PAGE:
A payment like this has never happened before.
Nearly one year ago, Hyundai and Kia, under the umbrella of the Hyundai Motor Group, agreed to a $210 million total settlement with the US government. They inaccurately reported information regarding a major engine recall affecting 1.5 million vehicles in the US, Canada, and South Korea. Some 1.19 million units were in the US alone, including the 2011-2014 Hyundai Sonata and Kia Optima, the 2013-2014 Santa Fe, 2012-2014 Sorento, and the 2013-2014 Sportage.
The feds were alerted to that inaccuracy by a company whistleblower, and now that anonymous individual is being handsomely rewarded. The Associated Press reports this person is being paid $24 million, the maximum percentage of the fine the law allows for.
The problem with the Theta II 2.4- and 2.0-liter engines involved machining errors during the manufacturing process. This lead to "premature bearing wear within the engine," according to the National Highway Traffic Safety Administration (NHTSA) official report. The engines could potentially freeze up or even catch on fire.
"This information is critical to public safety, and we are committed to rewarding those who bring information to us," Deputy NHTSA Administrator Steven Cliff said. The law states the NHTSA can award up to 30 percent of collected penalties to a whistleblower, but only if that individual provides relevant information that results in penalties in excess of $1 million.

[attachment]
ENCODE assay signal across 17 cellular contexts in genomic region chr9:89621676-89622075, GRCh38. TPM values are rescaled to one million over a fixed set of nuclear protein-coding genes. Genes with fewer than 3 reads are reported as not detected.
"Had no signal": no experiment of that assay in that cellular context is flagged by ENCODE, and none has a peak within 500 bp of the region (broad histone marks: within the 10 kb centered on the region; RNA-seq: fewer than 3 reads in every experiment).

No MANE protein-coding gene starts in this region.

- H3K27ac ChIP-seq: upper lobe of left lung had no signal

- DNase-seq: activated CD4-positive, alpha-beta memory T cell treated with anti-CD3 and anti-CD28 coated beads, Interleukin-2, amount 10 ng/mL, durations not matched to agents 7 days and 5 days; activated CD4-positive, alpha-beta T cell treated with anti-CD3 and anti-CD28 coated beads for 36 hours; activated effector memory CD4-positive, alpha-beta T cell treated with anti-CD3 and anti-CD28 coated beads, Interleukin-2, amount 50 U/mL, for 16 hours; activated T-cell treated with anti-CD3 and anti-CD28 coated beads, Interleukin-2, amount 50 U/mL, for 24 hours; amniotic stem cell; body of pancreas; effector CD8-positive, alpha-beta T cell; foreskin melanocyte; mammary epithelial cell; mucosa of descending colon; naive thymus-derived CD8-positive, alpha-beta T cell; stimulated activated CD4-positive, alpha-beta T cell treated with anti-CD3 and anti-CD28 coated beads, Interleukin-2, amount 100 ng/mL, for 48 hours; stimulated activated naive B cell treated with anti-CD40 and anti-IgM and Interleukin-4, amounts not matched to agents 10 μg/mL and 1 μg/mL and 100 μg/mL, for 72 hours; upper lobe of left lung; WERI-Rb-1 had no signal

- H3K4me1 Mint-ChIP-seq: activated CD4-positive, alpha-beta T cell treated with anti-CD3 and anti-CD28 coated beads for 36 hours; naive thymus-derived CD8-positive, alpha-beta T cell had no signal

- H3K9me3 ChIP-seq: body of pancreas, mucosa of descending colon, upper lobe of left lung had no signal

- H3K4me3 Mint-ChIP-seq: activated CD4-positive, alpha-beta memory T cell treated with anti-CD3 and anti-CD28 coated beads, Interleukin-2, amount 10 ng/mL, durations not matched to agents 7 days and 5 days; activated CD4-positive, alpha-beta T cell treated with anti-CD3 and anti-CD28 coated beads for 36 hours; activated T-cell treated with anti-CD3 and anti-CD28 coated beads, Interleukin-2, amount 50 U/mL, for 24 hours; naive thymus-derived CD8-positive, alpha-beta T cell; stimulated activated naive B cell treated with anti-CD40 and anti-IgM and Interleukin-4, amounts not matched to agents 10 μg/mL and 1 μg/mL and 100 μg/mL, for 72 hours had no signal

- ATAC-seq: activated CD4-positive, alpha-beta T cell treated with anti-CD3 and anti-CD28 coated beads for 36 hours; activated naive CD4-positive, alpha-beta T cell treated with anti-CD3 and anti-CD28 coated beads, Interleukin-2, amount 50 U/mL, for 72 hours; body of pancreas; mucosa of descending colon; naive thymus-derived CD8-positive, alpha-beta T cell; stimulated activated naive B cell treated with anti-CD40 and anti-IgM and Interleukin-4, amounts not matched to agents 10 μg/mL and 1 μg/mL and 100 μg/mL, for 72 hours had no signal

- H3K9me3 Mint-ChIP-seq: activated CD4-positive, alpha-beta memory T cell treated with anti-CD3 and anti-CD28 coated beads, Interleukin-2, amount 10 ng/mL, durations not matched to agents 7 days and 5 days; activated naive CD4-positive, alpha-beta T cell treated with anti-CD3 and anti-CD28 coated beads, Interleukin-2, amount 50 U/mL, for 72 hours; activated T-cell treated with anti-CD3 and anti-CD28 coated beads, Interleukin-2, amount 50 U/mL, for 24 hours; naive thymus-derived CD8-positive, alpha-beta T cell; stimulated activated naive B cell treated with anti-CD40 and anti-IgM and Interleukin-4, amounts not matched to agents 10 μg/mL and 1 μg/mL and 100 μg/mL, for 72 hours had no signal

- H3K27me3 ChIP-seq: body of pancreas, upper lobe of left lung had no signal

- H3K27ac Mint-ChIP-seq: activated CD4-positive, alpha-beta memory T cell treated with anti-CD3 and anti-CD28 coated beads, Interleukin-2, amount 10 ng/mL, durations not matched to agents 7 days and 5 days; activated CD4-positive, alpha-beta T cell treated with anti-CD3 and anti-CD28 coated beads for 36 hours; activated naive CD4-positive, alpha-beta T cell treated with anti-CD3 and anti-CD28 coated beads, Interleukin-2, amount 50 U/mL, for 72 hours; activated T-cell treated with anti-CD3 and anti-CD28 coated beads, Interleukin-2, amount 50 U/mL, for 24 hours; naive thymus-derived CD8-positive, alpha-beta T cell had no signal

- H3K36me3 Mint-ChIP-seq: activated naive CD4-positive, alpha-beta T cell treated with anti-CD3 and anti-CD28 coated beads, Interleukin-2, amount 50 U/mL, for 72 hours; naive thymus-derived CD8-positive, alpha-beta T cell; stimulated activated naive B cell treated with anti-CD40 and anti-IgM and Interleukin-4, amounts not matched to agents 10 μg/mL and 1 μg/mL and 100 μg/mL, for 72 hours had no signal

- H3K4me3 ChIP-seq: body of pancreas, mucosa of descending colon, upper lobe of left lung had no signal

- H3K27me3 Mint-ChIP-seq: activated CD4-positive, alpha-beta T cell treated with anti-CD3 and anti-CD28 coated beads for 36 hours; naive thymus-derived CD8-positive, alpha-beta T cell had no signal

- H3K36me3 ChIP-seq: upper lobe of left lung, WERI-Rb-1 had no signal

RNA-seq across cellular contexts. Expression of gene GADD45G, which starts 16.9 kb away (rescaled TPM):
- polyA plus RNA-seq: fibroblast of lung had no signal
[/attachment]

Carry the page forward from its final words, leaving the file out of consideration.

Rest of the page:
The agency first opened a probe back in 2017 following a Hyundai recall of 470,000 engines in the fall of 2015. The repairs were extensive. Hyundai had to replace the engine block in every vehicle, which naturally caught the agency's attention. But it was the whistleblower who helped expose that Hyundai initially limited the number of recalled vehicles as it claimed to have fixed the problem. Kia also stalled in issuing a recall.
Over a year and a half following the first recall, Hyundai announced a further recall for 1.2 million more vehicles with the same issue. Some of the affected models weren't included in the earlier recall. It was because of these potentially dangerous and deadly recall delays the whistleblower decided to knock on the feds' door. Both Hyundai and Kia have taken measures to guarantee something like this never happens again.